This is the story of Americans who travel to live, not who live to travel. They’re retirement-age people, often formerly middle class homeowners, who travel in cars, vans, and older RVs to work in Amazon fulfillment centers, campgrounds, the beet harvest in North Dakota and anywhere somebody will pay them for temporary labor. They’re not living the #vanlife or hanging out with Good Sam members in upscale RVs. They often have health problems, problems they have to ignore to work the often punishing temp jobs they need to supplement meager Social Security or disability checks. Think “Grapes of Wrath” updated to the post-housing crash era.
Bruder is a sympathetic but not sentimental reporter. Although you feel bad for the place her subjects find themselves in, you have to admire their ability to make the best of a bad situation and to build community and find mutual support. It’s also a cautionary tale of how a lack of savings, bad health, or a couple of bad breaks can knock someone right out of the middle class.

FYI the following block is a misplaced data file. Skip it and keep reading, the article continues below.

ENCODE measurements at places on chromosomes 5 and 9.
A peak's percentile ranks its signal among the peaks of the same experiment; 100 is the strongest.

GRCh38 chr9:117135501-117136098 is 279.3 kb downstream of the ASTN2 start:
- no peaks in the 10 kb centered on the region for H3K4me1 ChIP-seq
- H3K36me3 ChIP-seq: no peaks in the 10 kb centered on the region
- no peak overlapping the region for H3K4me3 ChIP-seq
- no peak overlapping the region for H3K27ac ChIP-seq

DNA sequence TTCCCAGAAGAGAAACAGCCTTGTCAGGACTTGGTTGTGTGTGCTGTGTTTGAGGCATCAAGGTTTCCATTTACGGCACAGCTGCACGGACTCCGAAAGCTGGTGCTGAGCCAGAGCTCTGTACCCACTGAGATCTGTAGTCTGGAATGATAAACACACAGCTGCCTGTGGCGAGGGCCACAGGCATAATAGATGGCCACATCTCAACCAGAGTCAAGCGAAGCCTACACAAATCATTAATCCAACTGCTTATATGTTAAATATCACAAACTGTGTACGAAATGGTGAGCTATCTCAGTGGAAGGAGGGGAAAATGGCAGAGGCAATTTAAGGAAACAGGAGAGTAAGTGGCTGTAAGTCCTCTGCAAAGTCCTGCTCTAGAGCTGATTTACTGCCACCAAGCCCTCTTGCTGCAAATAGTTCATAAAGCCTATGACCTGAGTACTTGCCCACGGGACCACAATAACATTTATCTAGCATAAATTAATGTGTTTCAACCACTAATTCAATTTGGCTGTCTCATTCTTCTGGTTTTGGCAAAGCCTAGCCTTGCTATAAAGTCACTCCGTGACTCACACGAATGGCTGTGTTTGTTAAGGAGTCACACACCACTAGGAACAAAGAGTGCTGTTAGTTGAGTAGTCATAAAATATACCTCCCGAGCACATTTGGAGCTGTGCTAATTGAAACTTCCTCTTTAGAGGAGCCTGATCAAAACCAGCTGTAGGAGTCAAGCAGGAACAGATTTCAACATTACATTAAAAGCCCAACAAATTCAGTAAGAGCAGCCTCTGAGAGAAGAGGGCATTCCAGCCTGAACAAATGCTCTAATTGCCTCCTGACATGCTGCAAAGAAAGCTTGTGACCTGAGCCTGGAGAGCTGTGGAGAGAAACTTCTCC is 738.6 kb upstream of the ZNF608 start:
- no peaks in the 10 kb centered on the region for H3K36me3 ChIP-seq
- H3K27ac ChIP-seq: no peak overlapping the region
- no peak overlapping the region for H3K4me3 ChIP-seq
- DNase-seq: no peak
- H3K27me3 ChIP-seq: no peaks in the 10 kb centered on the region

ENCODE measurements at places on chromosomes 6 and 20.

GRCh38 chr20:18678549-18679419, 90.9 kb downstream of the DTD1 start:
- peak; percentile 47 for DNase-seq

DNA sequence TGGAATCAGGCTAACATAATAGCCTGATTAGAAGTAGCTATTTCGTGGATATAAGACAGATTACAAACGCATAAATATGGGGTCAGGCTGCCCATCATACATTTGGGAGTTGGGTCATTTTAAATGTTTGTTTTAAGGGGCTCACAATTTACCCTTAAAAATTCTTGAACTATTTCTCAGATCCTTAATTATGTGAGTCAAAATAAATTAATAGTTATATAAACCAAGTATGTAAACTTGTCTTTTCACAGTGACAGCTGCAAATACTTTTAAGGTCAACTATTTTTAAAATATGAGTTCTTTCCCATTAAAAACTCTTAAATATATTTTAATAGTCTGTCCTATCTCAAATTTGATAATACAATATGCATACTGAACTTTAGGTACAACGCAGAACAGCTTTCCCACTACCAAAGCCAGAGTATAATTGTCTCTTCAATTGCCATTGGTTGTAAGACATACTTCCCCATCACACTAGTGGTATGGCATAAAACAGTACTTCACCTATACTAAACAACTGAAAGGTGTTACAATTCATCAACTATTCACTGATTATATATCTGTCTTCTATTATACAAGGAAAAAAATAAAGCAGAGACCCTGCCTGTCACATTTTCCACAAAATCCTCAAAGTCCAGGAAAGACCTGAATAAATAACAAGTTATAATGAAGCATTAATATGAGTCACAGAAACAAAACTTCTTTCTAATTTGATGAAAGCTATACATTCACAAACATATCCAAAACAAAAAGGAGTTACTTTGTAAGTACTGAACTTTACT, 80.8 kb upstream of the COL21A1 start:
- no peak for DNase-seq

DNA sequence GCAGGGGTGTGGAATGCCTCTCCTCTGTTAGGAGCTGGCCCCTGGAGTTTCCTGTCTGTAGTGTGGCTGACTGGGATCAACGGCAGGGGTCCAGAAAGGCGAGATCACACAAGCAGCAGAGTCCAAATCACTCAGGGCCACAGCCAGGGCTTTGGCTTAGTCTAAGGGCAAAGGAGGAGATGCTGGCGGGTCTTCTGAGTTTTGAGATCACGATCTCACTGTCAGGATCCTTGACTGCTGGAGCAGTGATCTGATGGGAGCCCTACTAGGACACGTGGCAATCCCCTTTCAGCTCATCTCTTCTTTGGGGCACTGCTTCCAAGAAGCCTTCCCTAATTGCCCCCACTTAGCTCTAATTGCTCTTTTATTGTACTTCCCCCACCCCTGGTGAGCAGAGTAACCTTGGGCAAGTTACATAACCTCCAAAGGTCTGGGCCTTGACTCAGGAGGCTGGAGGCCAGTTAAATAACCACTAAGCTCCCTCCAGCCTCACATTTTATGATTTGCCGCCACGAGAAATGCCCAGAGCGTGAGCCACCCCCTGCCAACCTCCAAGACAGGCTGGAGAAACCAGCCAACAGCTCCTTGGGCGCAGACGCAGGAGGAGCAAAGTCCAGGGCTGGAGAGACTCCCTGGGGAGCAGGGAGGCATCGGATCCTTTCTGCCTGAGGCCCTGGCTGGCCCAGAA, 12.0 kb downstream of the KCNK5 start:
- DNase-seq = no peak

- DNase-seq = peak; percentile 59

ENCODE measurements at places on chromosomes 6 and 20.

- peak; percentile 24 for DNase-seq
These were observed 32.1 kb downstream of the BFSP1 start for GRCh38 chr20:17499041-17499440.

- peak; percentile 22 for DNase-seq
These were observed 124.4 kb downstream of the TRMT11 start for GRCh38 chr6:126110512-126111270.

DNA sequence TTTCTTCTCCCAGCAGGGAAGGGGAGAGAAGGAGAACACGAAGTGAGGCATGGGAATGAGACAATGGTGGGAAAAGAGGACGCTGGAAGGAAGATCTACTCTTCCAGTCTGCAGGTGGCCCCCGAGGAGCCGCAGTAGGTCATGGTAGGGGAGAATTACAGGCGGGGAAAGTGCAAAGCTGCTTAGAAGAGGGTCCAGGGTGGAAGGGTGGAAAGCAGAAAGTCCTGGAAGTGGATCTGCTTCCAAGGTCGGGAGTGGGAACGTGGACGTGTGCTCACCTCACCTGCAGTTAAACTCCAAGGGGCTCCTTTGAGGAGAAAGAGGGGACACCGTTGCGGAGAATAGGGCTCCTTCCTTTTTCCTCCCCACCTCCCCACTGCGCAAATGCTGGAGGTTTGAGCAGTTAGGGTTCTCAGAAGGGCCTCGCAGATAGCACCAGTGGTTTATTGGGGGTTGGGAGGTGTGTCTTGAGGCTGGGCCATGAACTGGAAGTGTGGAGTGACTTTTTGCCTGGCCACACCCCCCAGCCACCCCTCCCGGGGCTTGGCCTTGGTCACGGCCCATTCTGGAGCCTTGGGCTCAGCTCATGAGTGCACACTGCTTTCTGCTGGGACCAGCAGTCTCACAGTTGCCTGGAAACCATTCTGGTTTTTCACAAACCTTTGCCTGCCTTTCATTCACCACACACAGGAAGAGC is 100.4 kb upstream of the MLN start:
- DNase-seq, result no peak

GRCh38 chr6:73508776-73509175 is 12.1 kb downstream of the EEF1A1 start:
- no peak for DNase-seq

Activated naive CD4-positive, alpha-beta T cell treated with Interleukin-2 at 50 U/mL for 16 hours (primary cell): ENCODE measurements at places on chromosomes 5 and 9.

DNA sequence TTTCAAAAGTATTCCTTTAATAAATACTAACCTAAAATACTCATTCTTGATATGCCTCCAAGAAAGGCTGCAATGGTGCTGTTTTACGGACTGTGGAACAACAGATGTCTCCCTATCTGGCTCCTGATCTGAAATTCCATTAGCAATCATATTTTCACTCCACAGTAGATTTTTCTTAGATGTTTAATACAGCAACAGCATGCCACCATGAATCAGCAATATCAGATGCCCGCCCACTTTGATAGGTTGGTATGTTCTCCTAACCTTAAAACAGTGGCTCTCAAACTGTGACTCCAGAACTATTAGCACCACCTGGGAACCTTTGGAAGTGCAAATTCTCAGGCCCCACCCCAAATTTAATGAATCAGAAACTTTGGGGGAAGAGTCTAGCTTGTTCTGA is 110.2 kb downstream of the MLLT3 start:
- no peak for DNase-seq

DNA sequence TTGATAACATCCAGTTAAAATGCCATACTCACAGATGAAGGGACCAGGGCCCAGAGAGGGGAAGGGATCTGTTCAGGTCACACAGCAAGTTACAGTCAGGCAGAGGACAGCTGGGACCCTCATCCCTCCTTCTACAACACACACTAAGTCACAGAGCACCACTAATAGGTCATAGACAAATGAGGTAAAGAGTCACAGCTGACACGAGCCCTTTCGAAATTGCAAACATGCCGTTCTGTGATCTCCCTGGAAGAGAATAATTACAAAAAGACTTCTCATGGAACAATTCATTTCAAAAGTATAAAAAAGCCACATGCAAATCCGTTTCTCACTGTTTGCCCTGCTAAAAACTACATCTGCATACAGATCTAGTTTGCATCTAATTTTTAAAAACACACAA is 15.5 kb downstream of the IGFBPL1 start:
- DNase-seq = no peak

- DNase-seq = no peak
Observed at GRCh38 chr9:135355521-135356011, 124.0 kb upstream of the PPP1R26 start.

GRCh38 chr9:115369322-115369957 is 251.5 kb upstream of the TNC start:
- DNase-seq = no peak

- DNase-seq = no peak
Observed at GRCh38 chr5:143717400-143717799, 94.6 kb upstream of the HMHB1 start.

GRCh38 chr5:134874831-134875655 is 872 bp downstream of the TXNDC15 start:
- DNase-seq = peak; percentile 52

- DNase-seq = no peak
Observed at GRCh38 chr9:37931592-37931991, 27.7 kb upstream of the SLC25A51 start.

I would recommend this book along with “Deep South: Four Seasons on Back Roads” to anyone who wants to know the truth about how many citizens of “The Greatest Nation on Earth” have to live. Sadly, those who most need to be exposed to the truths in these books are the least likely to read them.